Tag Archives: superfrugal

Wild Food, Snow Food!

Last week we got excited about wild food: the wild garlic was through, we were looking forward to wild garlic pesto and creamy wild garlic carrot soup and anticipating nettle soup and dandelion fritters.

Then came the snow. Road blocking, face freezing, wild garlic covering, snow.

So we’re wrapped up warm in our £5 jumpers and back on the yellow split pea soup, the leek and potato and the mince and dumplings 🙂

In case you missed it last time, our latest super frugal post: The 25p Meal.

Keep really really cosy!

All at Frugal Living in the UK

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Super Frugal Meals and Jumpers!

Well there’s been lots of really cold weather here: ice, snow, driving winds, sleet, hail… you name it. But we’re cosy in front of the fire and looking forward to Spring and all the sunshine and wild foods it will bring!

We have a new post up, all about super-frugal meal making, in fact aiming for 25p per person for a good dinner. See it here: The 25p Meal.

We’re all appreciating our warm jumpers just now, including the ones we got for Christmas from Everything5Pounds. Amazing quality items there, and all for £5!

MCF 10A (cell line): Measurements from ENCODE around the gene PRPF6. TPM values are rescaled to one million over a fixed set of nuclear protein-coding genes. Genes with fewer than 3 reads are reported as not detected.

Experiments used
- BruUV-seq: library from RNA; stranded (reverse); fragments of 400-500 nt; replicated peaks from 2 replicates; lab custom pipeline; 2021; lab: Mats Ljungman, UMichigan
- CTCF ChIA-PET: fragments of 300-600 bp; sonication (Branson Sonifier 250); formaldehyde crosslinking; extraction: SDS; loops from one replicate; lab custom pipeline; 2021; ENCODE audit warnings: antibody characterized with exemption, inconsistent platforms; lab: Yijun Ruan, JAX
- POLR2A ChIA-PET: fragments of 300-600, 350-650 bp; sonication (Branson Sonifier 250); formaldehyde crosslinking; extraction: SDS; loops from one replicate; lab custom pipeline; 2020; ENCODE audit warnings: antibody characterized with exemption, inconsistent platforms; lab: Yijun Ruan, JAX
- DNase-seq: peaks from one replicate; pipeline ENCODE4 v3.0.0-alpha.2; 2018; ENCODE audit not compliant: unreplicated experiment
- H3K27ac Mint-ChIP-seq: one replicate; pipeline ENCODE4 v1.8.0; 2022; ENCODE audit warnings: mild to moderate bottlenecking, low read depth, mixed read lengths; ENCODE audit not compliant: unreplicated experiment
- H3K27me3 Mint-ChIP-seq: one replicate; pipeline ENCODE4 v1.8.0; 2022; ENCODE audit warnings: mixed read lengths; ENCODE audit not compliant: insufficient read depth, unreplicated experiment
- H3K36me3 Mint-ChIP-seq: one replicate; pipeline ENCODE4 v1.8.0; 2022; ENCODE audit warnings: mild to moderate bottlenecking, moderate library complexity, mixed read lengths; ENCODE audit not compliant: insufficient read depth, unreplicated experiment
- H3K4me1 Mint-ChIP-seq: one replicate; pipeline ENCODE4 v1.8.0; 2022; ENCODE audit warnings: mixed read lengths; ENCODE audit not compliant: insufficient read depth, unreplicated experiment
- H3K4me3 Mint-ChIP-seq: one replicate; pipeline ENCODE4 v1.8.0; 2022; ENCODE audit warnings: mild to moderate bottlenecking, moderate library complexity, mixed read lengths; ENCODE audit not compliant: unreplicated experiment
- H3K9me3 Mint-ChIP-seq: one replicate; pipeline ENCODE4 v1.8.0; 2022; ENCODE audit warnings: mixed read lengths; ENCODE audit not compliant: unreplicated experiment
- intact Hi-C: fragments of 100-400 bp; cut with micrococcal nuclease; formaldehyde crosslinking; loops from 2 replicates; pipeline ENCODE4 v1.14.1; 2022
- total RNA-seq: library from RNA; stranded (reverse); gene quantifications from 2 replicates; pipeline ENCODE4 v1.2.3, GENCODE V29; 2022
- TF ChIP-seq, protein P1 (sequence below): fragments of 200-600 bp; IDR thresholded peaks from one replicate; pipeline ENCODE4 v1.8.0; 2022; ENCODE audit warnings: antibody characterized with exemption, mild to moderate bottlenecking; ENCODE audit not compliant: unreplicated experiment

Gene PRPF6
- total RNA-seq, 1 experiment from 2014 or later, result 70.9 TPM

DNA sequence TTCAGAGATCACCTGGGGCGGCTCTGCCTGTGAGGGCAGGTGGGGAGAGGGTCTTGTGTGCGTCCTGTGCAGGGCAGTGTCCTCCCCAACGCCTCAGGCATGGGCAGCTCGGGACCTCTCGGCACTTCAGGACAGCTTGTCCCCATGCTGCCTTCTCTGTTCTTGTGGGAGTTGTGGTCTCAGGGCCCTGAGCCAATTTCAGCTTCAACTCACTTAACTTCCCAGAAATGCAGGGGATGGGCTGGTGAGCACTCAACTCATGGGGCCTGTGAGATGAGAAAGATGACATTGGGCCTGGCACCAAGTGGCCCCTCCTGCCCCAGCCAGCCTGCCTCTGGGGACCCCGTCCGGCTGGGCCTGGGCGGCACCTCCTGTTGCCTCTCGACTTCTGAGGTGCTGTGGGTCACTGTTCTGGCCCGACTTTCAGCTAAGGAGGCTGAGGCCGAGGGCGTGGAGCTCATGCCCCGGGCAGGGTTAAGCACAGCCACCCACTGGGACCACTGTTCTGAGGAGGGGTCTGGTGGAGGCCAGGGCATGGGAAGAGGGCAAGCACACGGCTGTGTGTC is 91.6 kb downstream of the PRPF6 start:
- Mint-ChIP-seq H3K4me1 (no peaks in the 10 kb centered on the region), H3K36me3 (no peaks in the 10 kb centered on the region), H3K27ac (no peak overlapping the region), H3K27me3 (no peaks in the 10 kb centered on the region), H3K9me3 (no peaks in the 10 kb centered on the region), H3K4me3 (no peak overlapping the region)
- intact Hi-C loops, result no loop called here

Don’t miss our books section or our Make a Few Pounds Page.

Until next time,

All at Frugal Living in the UK

and on Twitter: https://twitter.com/frugaluk
and now, Facebook!

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The 25p Meal

One of the cheapest ways to pare your food budget right back is to find out what time your local supermarket marks down its perishable products and do your shopping then. This makes possible  what we call the 25p meal: feeding a family of four for £1, or under, all ingredients.

For example:

Cauliflower (25p) in a white sauce (milk/marg/flour/water totalling 20p), and 30p worth of leftover rice made into herby tomato rice by adding:  1 onion (7p, not marked down but really cheap in Lidl) a squirt of tomato puree (5p), dried herbs (5p) salt (2p).

Above was a nice meal based around getting an organic unsliced wholemeal loaf for 10p, and adding marg and garlic to make it into garlic bread. Cheap spaghetti (often around 20p for 500g in value ranges) mixed with a tin of kidney beans at 25p and marked down pepper and courgette, both 10p each. Salad was a 10p lettuce with a squirt of lemon juice. There was a LOT of garlic bread made with that one loaf!

A firm favourite now, actually considered a treat in this house, is the meal of pizza bagels, or pittas, or, as pictured below, pizza paninis. Made with 4 Paninis at 19p for 2, then with pizza sauce consisting of an onion fried in a tiny bit of oil, tomato puree, herbs and salt, totalling no more than 10p. They only need a few minutes in the oven or under the grill as the bread bases are already cooked. We paired them with a reduced salad bag at 10p, reduced hummus at 32p and a tub of pasta salad marked down to 26p. Over budget by 6p! If we’d used cheaper bread, such as one pack of bagels reduced to 20p, we would have been under.